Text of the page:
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Five legal tips for oil and gas production on your property
†by Leah Curtis
Ohio has become an epicenter for oil and gas leasing and drilling activity. Many landowners are faced with leases and legal documents for resources they may not have realized existed on their property.
Here are five tips to consider from Ohio Farm Bureauís brochure, ďA Landowner Guide to Oil and Gas Leasing.Ē
1. The best protection a landowner has is to establish a relationship with an attorney to review and negotiate any oil and gas leases.
2. Landowners should explore whether they own the mineral rights associated with their surface property, and if any old leases are in force on their property. In some cases, severed mineral rights can be rejoined with the surface property and old leases may have issues that can be renegotiated to the landownerís advantage.
3. Some of the terms landowners may consider when negotiating an oil and gas lease are: free gas provisions, duration of lease, reimbursement for damages to property, bonus payments, delay rental and royalty payments. Creating provisions protecting soil and water resources, as well as giving the landowner input or approval of placement of additional infrastructure on their property should be considered, too.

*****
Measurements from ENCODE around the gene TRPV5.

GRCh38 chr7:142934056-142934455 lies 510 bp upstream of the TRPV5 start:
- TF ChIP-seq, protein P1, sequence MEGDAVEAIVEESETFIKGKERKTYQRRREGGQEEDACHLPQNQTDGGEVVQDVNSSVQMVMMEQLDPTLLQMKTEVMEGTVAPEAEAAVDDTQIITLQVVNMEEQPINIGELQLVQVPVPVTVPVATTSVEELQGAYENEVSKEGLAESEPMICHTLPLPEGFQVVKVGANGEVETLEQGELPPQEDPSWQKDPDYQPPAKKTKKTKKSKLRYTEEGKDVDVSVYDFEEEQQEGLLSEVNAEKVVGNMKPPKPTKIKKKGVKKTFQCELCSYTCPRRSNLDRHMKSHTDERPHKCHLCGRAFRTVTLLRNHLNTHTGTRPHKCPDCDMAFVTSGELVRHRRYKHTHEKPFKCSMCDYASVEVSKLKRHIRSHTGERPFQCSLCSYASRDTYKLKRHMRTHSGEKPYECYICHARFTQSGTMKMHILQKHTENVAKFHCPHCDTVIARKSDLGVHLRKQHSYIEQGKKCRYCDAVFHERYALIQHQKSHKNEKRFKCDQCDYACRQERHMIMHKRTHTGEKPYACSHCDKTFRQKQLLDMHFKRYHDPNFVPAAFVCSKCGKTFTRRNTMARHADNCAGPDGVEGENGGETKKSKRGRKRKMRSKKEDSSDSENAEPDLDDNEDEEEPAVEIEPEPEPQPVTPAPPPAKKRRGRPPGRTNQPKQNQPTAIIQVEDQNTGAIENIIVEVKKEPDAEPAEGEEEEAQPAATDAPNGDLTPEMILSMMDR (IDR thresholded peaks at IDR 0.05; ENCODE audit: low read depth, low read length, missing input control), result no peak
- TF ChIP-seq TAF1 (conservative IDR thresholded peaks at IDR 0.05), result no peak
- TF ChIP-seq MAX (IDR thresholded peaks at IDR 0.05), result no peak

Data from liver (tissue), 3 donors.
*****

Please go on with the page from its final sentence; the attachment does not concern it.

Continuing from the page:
4. Landowner or negotiation groups are becoming more common to allow for greater bargaining power. Landowners should enter into these groups with the same caution they would use when negotiating personally with an oil and gas company. Even if a landowner group is represented by an attorney, landowners should consider having individual legal counsel as well.
5. Ohio law requires minimum land area before an oil or gas well can be drilled. Oil and gas producers may pool properties into a drilling unit, which may affect royalty payments.
Get the full brochure
For further explanation of these tips and more information on oil and gas production on your property, Ohio Farm Bureau members can download the full brochure in the attachment above.
Get full brochures on more topics in Ohio Farm Bureauís Legal Information Series
Leah Curtis is the director of agricultural law for Ohio Farm Bureau.